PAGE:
3 Ways COVID-19 Is Impacting Food Insecurity

by Kroger Health Staff

Last Updated: July 24, 2020

Food insecurity affects more than 820 million people worldwide. As a result of social distancing rules, movement restrictions, income losses, export restrictions, and labor shortages, it is likely an additional 130 million people will face food insecurity by the end of 2020. Although COVID-19 is negatively impacting circumstances, transcontinental issues preceded the global health crisis. Natural disasters, climate change, and pests were already affecting agriculture safety and food distribution. There are three key factors contributing to the decline in food security. Here’s what you need to know.
  1. Labor and income shortages.
    A number of factors contributed to more limited production output and supply chain disruption including social distancing rules to protect the safety of workers, processing facility closings, as well as trucking and logistic suspensions. Additionally, access to labor support for planting future crops has suffered, causing concern about upcoming production. With more limited supplies in higher demand, food is increasingly expensive while the average household income is declining rapidly. The production of wheat, rice, and corn - the most widely consumed cash crops - are at near or all-time highs, with price increases reaching the highest levels since 2013. According to a policy brief by the United Nations, 49 million people could be pushed into extreme poverty within 2020.
  2. Pre-existing crisis.
    While COVID-19 is expected to worsen food insecurity across the world, food systems were already under strain prior to the pandemic. Climate change, a major contributor to the decline of the world’s food systems, is also perpetuating the environmental crisis faced by the planet, accounting for almost a third of all greenhouse gas emissions. Additionally, East Africa, where millions already struggle to obtain food regularly, is facing the worst locust infestation in 70 years. Swarms of locusts are able to eat their weight in crops each day, decimating vital resources for the underfed. Providing the perfect breeding ground for locusts, heavy floods have also displaced half a million people according to the World Health Organization (WHO), further affecting an already fragile health and food system.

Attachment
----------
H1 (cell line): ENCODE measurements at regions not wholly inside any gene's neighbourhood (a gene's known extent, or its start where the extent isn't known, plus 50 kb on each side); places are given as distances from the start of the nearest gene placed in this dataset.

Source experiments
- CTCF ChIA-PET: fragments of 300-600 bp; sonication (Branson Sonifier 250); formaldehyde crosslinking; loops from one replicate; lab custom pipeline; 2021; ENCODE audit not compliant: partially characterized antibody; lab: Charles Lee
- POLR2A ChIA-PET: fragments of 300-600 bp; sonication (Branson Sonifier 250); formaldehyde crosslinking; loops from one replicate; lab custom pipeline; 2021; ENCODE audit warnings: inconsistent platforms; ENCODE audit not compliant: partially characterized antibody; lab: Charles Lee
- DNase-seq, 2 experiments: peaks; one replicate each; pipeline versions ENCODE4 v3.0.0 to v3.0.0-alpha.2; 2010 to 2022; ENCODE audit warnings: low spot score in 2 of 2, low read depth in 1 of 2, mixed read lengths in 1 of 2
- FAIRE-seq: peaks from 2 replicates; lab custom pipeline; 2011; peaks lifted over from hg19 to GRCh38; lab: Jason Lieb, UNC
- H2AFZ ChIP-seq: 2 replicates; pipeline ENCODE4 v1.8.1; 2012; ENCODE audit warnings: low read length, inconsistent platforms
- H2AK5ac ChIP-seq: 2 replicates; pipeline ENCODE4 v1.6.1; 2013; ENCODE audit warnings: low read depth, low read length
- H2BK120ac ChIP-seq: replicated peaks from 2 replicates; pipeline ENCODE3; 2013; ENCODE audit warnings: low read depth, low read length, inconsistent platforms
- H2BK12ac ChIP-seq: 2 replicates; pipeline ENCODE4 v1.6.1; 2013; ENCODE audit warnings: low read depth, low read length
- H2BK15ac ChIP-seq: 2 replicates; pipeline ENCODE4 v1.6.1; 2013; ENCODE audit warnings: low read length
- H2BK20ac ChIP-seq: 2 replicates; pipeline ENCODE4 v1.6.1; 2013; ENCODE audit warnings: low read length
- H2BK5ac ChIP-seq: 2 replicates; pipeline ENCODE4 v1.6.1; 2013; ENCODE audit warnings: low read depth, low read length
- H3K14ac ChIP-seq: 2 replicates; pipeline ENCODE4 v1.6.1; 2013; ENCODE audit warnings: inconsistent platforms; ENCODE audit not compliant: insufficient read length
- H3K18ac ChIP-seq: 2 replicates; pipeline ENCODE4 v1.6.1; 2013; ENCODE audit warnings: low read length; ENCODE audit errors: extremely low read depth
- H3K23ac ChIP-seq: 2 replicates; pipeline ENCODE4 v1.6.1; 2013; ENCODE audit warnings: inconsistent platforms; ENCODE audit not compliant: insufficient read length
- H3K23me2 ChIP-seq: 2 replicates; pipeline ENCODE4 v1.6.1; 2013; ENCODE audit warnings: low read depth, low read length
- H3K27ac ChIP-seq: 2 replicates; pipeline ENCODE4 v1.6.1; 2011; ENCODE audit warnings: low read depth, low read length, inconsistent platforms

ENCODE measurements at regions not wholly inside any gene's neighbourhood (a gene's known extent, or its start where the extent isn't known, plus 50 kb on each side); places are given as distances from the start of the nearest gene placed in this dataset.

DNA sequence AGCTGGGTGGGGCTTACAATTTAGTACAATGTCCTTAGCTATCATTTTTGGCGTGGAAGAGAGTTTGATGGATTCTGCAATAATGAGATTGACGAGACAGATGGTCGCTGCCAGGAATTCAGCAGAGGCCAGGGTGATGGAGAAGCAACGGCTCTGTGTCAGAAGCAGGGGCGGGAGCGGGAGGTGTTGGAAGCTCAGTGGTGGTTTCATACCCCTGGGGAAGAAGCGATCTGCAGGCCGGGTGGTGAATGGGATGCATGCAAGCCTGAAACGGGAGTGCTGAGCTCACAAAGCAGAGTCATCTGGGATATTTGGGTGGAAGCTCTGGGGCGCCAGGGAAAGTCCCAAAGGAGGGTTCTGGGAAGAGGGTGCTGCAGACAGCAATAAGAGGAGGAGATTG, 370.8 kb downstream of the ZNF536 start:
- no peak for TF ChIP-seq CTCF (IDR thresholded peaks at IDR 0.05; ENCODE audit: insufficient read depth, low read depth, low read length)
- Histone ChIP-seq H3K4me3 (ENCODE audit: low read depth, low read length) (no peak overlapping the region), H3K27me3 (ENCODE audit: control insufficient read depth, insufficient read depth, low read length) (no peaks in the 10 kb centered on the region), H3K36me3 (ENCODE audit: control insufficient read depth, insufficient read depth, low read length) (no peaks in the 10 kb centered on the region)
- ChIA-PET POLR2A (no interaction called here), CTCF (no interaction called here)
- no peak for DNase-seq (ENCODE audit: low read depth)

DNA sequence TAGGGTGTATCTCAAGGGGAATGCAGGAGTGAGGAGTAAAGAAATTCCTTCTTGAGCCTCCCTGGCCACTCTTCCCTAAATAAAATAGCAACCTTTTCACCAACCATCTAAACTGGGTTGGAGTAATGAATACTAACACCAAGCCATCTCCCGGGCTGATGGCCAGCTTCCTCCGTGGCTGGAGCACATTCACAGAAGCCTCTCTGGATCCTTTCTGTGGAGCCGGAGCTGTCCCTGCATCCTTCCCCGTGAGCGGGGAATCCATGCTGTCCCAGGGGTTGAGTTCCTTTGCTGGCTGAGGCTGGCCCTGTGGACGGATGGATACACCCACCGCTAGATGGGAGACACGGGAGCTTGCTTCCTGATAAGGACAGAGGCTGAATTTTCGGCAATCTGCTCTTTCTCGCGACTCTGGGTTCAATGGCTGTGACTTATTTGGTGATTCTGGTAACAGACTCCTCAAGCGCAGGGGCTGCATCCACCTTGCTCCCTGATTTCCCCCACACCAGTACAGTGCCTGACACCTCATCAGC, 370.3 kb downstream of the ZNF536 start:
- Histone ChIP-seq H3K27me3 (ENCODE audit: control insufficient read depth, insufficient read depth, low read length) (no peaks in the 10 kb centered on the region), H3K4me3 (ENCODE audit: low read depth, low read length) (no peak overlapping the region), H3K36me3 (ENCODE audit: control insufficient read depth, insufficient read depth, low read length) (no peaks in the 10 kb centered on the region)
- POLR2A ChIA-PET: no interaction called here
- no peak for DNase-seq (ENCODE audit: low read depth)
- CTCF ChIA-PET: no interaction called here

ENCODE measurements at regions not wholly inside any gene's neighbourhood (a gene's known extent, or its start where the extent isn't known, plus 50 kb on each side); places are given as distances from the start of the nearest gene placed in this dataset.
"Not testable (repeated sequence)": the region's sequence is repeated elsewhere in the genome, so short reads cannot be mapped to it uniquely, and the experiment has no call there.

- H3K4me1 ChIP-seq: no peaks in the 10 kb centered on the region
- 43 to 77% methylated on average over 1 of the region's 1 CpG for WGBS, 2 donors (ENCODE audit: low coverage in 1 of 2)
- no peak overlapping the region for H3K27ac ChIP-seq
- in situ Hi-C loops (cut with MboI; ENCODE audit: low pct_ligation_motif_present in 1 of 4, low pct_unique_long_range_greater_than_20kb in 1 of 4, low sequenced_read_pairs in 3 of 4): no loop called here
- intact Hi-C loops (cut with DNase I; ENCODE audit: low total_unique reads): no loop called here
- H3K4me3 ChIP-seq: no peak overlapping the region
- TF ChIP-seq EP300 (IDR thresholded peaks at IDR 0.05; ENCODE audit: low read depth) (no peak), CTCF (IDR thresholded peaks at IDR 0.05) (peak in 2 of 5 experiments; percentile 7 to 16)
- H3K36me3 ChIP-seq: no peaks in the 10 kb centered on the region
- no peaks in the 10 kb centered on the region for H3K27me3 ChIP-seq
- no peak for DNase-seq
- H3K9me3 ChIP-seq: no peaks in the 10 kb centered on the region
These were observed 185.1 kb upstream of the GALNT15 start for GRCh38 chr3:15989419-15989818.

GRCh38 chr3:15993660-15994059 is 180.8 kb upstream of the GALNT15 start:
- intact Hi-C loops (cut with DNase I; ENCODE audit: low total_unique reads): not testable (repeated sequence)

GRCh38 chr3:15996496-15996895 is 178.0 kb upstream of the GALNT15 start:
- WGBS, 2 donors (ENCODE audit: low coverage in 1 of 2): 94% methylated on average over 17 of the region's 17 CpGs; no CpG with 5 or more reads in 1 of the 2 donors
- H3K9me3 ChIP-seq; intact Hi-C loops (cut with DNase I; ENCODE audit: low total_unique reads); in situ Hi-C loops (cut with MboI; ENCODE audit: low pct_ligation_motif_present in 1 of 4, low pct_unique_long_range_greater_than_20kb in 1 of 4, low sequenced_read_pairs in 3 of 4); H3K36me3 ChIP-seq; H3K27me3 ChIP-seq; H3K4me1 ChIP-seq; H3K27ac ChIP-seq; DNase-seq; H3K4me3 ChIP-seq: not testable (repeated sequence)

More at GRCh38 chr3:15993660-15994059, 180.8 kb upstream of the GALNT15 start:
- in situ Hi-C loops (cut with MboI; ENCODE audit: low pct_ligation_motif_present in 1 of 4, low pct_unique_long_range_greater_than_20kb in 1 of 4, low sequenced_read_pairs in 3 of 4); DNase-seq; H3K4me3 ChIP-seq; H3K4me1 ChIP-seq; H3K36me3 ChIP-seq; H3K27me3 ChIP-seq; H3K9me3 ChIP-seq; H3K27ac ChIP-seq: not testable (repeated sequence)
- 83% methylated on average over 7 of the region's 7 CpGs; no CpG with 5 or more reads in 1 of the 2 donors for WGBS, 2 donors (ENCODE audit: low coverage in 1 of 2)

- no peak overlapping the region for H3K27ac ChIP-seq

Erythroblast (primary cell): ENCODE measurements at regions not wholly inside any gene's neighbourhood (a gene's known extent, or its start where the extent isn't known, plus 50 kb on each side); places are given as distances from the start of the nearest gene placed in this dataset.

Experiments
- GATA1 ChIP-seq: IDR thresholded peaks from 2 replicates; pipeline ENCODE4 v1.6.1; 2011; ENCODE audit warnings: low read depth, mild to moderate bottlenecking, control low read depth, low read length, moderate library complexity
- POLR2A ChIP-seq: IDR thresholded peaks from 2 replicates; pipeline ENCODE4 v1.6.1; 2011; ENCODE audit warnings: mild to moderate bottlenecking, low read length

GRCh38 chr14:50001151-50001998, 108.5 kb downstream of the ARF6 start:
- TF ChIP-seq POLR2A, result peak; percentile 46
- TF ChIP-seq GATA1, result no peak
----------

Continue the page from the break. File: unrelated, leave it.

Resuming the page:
3. Mandated closings are affecting free meal programs.
    More than 22 million children in America receive a free or reduced-price lunch on an average school day. With schools and childcare facilities closed due to COVID-19, children miss out on food services equivalent to at least $30 a week, a financial strain many disadvantaged households cannot manage. Through the end of the school year, local authorities were able to utilize the United States Department of Agriculture’s (USDA) summer food programs. However, even in the pre-COVID environment, only one in seven children who typically receive school lunch throughout the year receive summer lunch support. During April alone, food insecurity among children was reportedly 40% higher than forecasted prior to the onset of the pandemic. With so much still unknown about the longevity of the pandemic, there is potential for the number of food insecure children to escalate to a level that surpasses the highest total ever reported, which was in 2009 during The Great Recession.

Combating food insecurity is a huge undertaking, but there are several ways to do your part to resolve this global issue. Everyone can contribute. If you are unable to do so financially, do so with your time. Try volunteering at a local food bank or food pantry or start a food drive of your own. You can also contribute by reducing food waste. Check out these great tips from a Kroger Health Dietitian on how to stretch your grocery hauls further. At Kroger, we are committed to combating both hunger and food waste with our Zero Hunger Zero Waste initiative, making it our mission to end hunger in our communities and eliminate food waste across our company by 2025.

Disclaimer: The information in this story is accurate as of its publication. However, the situation surrounding COVID-19 is ever-evolving. We are working to keep our stories up-to-date as changes occur, but we also encourage everyone to check news and recommendations from the CDC, WHO, and their local authorities.